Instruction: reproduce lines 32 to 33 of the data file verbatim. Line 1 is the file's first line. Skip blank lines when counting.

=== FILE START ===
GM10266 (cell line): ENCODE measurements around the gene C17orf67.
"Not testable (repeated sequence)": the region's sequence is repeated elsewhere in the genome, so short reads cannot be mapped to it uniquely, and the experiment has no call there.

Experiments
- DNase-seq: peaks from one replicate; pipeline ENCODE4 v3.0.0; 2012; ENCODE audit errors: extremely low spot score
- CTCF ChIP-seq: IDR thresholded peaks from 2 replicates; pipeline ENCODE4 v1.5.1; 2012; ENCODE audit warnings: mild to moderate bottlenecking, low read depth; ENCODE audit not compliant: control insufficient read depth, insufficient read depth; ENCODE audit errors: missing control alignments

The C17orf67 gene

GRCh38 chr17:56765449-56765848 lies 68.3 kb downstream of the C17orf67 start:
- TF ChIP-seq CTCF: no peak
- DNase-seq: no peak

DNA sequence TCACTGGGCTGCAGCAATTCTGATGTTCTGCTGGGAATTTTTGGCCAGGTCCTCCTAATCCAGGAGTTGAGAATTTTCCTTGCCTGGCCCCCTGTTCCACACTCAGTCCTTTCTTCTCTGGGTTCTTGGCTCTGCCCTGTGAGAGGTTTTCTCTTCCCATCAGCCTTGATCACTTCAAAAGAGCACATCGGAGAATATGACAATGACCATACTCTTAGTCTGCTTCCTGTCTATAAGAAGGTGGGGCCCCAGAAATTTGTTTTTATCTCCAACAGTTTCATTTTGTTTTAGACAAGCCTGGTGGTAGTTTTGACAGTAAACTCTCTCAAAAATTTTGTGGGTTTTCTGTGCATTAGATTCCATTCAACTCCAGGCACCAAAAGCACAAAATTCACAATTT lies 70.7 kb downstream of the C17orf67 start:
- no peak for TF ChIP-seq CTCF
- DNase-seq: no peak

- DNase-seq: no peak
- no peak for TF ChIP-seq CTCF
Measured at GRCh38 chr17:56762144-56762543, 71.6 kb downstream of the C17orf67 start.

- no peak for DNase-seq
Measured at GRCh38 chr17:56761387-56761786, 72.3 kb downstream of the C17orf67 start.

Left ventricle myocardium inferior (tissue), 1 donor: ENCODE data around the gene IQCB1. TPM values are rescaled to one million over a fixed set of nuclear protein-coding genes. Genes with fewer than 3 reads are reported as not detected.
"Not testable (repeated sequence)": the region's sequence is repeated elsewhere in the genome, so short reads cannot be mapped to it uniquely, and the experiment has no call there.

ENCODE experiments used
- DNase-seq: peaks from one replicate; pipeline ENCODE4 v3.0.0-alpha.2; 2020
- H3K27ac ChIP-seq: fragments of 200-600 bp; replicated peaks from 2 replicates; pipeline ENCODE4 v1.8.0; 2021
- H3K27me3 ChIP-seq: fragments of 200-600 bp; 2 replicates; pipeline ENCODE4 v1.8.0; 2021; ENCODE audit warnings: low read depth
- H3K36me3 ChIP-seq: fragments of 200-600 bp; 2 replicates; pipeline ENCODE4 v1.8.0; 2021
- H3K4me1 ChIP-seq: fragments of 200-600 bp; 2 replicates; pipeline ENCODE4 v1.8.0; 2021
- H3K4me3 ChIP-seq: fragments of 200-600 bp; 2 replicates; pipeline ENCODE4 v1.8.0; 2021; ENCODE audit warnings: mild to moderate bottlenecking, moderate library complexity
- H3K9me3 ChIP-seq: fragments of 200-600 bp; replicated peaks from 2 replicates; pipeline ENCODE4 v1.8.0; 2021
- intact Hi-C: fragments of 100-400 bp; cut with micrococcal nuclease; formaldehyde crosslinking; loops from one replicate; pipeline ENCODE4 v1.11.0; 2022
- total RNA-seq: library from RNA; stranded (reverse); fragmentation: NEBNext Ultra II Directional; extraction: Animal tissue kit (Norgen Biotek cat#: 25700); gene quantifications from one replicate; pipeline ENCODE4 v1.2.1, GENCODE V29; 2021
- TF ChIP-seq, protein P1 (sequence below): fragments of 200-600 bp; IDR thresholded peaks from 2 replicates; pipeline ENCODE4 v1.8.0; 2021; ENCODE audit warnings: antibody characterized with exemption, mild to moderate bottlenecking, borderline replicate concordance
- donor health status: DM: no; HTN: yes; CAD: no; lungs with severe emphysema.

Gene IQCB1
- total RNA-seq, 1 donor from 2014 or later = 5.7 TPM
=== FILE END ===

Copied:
Gene IQCB1
- total RNA-seq, 1 donor from 2014 or later = 5.7 TPM